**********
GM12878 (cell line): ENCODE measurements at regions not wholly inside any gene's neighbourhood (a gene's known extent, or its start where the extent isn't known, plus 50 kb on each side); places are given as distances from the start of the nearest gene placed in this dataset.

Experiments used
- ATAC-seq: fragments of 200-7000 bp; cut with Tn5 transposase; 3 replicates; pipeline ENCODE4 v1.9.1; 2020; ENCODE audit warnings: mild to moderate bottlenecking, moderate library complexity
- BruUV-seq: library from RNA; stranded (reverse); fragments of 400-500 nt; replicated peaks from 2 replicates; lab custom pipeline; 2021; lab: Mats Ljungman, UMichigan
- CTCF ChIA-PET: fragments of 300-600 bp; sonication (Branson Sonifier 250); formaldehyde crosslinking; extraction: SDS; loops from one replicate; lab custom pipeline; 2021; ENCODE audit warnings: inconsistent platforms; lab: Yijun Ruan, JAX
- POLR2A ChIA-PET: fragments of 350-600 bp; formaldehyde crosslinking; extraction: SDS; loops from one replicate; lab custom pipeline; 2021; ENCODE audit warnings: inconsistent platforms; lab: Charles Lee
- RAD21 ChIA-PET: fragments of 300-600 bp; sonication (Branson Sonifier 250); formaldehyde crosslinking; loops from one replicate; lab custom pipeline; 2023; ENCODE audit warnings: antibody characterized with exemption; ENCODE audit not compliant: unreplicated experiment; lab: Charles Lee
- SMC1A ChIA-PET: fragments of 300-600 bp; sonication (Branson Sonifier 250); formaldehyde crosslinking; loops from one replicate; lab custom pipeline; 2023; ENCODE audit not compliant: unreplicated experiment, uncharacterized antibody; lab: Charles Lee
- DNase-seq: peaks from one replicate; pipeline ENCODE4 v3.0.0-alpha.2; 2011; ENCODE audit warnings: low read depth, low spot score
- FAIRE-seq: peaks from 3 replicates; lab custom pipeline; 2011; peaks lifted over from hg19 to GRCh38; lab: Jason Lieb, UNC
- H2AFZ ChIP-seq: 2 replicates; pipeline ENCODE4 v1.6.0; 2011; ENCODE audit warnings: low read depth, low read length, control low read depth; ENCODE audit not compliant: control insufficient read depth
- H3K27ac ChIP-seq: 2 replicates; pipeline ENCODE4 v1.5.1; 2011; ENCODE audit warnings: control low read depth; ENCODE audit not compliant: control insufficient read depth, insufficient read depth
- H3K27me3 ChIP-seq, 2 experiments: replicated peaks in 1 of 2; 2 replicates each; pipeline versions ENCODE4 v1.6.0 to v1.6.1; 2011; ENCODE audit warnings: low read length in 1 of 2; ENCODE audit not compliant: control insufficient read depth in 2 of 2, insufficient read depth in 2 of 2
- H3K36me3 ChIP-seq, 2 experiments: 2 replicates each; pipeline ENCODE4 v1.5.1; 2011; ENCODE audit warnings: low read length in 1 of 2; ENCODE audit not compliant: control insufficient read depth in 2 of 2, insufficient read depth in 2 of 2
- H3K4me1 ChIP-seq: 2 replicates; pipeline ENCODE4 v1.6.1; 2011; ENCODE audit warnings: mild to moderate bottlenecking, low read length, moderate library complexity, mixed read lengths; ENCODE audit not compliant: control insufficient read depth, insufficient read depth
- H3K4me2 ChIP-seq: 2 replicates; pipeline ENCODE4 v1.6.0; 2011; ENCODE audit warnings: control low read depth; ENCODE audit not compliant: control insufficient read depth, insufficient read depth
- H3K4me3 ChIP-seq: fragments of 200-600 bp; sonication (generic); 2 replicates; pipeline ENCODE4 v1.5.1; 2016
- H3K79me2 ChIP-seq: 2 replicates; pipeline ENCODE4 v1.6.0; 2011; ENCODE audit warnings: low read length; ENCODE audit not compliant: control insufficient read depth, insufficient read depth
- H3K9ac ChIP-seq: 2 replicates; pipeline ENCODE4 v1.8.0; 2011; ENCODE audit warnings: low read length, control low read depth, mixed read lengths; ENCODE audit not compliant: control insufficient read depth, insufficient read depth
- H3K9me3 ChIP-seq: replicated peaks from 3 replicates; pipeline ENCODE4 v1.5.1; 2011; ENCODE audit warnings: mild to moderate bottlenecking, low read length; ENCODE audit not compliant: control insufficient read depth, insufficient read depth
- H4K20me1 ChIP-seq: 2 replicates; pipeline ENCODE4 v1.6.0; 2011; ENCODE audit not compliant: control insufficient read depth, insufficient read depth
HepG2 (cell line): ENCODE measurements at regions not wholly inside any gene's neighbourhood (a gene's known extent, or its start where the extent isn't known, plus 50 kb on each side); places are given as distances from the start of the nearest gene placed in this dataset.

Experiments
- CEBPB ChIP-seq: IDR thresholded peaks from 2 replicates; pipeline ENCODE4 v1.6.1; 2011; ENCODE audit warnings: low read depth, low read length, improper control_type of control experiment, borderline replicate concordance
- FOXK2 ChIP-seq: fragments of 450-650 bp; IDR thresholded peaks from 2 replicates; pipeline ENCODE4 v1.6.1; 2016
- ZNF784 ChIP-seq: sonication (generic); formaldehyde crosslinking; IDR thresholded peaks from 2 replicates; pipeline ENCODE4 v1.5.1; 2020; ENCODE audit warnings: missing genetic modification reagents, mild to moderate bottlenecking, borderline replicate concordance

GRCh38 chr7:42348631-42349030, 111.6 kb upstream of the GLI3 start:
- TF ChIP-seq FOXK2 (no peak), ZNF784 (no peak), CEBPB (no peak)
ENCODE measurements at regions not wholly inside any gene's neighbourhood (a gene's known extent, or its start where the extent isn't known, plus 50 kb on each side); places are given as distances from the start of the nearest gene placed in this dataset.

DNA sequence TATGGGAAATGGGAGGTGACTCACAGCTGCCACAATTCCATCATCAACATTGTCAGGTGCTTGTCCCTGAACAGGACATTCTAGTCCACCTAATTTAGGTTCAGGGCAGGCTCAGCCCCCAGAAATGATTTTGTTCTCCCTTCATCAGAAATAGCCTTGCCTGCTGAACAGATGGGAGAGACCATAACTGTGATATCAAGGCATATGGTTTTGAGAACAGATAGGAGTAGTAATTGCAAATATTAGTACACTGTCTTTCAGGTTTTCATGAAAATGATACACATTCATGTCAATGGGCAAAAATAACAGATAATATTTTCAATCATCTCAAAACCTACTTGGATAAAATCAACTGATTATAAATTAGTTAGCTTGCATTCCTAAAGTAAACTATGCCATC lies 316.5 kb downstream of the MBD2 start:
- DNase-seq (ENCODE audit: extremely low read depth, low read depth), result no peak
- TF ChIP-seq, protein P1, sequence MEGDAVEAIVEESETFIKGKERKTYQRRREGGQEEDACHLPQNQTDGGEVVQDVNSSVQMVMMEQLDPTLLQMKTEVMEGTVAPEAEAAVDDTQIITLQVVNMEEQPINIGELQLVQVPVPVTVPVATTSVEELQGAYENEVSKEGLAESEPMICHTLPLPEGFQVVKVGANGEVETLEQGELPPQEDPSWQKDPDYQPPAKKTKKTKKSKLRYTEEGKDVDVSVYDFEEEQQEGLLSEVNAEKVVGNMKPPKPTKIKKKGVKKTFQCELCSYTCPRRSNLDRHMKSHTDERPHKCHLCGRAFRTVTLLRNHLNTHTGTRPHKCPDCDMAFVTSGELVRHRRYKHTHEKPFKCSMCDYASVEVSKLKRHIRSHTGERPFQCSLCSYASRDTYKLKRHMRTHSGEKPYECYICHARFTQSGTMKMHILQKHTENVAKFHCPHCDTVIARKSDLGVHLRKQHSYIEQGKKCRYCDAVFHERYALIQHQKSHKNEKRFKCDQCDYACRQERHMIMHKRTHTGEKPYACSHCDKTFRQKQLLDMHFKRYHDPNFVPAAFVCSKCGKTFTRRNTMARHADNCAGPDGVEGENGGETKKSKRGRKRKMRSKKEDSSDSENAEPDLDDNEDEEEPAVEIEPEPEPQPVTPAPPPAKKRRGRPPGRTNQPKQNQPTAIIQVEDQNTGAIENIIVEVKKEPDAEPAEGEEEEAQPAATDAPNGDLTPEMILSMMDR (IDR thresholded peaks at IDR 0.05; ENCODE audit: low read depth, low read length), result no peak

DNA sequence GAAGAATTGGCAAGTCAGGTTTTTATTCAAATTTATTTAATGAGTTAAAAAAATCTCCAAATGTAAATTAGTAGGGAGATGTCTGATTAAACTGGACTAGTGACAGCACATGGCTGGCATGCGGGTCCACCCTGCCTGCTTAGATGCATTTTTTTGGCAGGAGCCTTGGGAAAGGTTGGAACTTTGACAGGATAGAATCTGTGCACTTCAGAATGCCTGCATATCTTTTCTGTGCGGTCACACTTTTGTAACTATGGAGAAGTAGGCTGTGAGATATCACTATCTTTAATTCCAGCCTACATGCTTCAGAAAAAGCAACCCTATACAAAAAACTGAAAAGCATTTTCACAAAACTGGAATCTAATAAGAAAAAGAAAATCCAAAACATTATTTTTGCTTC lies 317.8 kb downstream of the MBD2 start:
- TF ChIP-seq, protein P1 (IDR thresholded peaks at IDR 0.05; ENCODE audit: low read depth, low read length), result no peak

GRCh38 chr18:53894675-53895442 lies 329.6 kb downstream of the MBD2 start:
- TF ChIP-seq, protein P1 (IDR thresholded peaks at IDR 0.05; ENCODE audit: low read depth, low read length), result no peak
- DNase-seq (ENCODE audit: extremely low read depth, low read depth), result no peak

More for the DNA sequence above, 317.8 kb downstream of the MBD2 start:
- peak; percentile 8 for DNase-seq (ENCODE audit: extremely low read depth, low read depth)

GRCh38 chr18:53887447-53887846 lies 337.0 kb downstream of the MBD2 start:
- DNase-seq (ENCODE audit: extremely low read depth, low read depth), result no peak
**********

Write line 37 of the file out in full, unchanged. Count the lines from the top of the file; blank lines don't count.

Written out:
- DNase-seq (ENCODE audit: extremely low read depth, low read depth), result no peak